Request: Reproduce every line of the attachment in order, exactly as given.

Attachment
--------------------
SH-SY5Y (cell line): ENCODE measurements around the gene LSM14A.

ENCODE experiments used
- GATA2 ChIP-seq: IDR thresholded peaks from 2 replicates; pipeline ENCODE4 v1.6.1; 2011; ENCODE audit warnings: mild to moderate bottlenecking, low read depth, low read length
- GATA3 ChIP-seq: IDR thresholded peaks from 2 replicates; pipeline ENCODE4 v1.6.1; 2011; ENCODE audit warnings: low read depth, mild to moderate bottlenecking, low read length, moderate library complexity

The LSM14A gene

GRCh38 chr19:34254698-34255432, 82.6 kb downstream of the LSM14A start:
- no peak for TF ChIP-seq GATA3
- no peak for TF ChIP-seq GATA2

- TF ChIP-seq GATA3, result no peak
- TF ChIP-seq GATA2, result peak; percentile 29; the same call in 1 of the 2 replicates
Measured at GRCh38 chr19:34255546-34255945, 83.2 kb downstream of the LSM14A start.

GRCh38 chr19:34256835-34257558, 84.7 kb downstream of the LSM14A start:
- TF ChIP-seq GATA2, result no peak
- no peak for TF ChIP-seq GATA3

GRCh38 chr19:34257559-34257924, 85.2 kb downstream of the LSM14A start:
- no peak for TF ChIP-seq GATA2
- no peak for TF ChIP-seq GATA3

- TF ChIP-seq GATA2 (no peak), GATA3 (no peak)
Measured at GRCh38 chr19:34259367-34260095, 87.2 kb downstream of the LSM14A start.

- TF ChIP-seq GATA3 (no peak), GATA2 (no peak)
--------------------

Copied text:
SH-SY5Y (cell line): ENCODE measurements around the gene LSM14A.

ENCODE experiments used
- GATA2 ChIP-seq: IDR thresholded peaks from 2 replicates; pipeline ENCODE4 v1.6.1; 2011; ENCODE audit warnings: mild to moderate bottlenecking, low read depth, low read length
- GATA3 ChIP-seq: IDR thresholded peaks from 2 replicates; pipeline ENCODE4 v1.6.1; 2011; ENCODE audit warnings: low read depth, mild to moderate bottlenecking, low read length, moderate library complexity

The LSM14A gene

GRCh38 chr19:34254698-34255432, 82.6 kb downstream of the LSM14A start:
- no peak for TF ChIP-seq GATA3
- no peak for TF ChIP-seq GATA2

- TF ChIP-seq GATA3, result no peak
- TF ChIP-seq GATA2, result peak; percentile 29; the same call in 1 of the 2 replicates
Measured at GRCh38 chr19:34255546-34255945, 83.2 kb downstream of the LSM14A start.

GRCh38 chr19:34256835-34257558, 84.7 kb downstream of the LSM14A start:
- TF ChIP-seq GATA2, result no peak
- no peak for TF ChIP-seq GATA3

GRCh38 chr19:34257559-34257924, 85.2 kb downstream of the LSM14A start:
- no peak for TF ChIP-seq GATA2
- no peak for TF ChIP-seq GATA3

- TF ChIP-seq GATA2 (no peak), GATA3 (no peak)
Measured at GRCh38 chr19:34259367-34260095, 87.2 kb downstream of the LSM14A start.

- TF ChIP-seq GATA3 (no peak), GATA2 (no peak)